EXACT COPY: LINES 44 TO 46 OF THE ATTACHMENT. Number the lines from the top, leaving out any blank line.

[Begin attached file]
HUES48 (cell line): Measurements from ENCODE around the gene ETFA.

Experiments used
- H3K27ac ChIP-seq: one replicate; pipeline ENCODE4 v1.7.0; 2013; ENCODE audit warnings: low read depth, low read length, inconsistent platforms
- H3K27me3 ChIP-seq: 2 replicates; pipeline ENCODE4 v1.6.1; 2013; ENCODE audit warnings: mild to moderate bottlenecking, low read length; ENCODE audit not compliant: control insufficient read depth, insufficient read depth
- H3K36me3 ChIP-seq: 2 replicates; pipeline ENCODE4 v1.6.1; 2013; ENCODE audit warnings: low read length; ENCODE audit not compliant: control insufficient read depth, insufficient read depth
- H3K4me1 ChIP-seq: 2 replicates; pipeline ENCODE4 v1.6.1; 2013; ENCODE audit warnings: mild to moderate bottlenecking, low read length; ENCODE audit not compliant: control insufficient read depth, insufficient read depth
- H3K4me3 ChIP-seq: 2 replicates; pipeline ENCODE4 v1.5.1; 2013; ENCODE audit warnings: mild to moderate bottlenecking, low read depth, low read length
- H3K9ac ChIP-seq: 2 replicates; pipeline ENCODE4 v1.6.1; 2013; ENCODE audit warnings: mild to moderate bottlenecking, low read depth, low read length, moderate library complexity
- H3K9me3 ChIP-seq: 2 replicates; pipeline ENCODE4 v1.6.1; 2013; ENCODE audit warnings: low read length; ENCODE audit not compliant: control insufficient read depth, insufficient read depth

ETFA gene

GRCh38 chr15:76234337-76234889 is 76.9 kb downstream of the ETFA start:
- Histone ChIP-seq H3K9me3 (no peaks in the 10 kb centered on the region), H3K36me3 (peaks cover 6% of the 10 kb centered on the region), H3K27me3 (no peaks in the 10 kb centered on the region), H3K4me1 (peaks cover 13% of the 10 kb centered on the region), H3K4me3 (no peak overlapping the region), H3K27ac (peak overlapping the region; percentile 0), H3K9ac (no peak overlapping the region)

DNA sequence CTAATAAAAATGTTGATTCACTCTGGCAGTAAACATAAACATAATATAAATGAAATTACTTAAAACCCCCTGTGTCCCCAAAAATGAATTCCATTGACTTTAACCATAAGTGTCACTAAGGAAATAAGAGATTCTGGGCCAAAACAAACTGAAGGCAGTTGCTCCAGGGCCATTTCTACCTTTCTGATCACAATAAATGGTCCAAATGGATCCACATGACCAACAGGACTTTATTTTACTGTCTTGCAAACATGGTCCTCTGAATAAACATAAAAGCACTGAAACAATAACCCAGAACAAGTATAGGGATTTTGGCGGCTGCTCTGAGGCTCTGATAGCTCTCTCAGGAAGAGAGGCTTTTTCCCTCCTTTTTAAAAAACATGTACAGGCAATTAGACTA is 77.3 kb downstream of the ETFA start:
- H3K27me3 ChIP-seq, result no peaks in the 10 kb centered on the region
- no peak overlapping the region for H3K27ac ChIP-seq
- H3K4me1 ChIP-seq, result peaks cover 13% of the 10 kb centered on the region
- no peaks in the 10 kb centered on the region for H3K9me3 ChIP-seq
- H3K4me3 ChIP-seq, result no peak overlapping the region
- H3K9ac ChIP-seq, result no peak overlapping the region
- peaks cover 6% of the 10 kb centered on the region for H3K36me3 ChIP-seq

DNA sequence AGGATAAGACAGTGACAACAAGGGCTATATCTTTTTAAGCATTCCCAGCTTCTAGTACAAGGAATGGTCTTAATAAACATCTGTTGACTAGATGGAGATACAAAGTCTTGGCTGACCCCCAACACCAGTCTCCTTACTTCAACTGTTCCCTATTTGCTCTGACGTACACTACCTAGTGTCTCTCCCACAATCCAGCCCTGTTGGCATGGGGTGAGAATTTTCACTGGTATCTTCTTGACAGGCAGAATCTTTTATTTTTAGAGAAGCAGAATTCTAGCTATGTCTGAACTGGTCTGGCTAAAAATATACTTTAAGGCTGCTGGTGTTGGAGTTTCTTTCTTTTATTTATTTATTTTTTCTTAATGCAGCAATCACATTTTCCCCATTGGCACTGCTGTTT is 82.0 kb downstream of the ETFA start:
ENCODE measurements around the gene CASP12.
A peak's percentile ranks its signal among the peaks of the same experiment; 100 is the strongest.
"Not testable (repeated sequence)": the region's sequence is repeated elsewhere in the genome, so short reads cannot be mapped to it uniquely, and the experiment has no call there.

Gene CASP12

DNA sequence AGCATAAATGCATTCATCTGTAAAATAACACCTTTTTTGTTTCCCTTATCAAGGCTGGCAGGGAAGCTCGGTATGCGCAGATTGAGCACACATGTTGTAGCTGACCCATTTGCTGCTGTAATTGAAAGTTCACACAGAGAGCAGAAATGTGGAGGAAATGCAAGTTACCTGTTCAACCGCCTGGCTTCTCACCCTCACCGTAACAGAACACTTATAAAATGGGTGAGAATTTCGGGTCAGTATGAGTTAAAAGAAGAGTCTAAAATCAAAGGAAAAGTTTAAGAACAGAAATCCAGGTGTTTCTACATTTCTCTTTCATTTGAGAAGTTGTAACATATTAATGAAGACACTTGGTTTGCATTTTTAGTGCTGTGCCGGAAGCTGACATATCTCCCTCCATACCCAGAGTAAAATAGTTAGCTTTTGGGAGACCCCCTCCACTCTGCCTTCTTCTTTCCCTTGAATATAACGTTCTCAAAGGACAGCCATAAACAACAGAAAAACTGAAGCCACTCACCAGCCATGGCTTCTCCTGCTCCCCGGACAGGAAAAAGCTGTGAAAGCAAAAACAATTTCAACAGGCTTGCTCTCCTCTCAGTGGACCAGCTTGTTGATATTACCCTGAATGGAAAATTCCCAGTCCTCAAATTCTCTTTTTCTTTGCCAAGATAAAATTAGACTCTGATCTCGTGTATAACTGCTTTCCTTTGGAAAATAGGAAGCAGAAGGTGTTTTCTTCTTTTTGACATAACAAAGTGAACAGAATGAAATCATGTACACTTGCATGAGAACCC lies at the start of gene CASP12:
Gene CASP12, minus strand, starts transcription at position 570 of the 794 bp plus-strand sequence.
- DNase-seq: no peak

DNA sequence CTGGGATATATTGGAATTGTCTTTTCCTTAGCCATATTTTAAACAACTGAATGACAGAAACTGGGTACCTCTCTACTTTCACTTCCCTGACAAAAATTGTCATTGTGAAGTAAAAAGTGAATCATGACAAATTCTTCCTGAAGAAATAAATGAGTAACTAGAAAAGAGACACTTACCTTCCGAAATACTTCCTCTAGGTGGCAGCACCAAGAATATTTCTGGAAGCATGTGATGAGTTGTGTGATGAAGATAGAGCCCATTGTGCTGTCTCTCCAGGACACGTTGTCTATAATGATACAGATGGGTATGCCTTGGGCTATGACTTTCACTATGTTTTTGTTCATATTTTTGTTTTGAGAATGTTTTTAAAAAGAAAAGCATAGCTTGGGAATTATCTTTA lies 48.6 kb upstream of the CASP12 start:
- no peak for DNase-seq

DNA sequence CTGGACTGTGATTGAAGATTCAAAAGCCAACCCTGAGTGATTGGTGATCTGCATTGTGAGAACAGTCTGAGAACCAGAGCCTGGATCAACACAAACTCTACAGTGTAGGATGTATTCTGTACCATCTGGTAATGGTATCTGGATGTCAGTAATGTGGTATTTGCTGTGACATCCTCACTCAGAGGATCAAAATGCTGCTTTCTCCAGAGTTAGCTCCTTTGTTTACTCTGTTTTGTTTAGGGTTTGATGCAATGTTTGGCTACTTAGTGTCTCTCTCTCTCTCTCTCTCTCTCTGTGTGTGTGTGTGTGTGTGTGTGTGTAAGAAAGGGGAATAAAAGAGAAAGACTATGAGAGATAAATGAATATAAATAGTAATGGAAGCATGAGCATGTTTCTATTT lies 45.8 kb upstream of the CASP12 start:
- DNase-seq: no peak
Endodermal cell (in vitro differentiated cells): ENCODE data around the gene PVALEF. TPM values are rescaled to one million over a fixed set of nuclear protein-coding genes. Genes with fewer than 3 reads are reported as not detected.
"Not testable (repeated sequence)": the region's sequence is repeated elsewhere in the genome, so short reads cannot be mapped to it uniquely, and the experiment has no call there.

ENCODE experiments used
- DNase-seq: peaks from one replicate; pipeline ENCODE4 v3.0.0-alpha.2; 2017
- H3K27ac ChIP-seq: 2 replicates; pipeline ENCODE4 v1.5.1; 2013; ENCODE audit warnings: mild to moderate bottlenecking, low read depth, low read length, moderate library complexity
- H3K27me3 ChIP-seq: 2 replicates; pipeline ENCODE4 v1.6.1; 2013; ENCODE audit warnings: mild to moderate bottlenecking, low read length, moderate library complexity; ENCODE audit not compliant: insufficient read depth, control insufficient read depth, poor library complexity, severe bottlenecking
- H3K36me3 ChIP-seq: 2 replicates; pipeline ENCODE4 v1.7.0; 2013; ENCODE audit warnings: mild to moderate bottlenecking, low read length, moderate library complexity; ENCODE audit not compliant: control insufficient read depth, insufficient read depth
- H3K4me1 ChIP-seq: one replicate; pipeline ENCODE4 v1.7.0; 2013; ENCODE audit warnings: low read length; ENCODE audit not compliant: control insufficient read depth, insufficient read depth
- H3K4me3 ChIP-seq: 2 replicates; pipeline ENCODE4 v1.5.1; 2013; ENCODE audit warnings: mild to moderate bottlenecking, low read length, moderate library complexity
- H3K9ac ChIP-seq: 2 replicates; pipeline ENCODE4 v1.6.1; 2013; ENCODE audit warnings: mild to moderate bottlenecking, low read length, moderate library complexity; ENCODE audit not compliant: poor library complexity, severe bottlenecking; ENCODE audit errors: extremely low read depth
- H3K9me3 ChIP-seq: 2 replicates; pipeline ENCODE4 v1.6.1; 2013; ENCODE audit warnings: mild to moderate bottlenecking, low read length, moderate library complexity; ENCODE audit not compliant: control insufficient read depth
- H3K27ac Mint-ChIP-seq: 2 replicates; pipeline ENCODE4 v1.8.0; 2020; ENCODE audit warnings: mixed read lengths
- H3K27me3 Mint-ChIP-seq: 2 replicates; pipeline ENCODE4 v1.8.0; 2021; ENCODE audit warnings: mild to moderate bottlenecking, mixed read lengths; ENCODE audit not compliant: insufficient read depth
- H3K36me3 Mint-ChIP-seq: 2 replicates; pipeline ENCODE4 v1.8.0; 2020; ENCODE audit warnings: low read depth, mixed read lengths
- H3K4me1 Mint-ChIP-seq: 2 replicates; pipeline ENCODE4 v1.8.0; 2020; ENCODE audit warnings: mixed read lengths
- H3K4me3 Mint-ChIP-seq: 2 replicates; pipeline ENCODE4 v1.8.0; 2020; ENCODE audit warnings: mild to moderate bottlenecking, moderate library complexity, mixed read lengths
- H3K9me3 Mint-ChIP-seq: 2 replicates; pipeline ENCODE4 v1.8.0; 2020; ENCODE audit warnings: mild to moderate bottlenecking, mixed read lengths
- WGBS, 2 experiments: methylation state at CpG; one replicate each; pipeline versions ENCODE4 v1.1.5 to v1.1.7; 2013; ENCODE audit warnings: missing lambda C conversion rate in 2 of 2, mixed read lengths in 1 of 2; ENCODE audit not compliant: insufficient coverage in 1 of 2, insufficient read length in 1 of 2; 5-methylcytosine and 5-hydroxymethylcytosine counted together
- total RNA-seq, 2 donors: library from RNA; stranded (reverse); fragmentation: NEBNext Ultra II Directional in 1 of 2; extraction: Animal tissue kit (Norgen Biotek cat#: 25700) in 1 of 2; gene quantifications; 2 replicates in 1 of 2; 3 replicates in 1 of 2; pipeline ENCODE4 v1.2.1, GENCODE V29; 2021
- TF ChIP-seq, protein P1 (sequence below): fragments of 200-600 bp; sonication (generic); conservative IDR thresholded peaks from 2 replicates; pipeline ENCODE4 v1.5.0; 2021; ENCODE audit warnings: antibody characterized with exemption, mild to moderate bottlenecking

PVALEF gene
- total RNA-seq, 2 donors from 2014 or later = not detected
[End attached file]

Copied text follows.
- H3K27ac Mint-ChIP-seq: 2 replicates; pipeline ENCODE4 v1.8.0; 2020; ENCODE audit warnings: mixed read lengths
- H3K27me3 Mint-ChIP-seq: 2 replicates; pipeline ENCODE4 v1.8.0; 2021; ENCODE audit warnings: mild to moderate bottlenecking, mixed read lengths; ENCODE audit not compliant: insufficient read depth
- H3K36me3 Mint-ChIP-seq: 2 replicates; pipeline ENCODE4 v1.8.0; 2020; ENCODE audit warnings: low read depth, mixed read lengths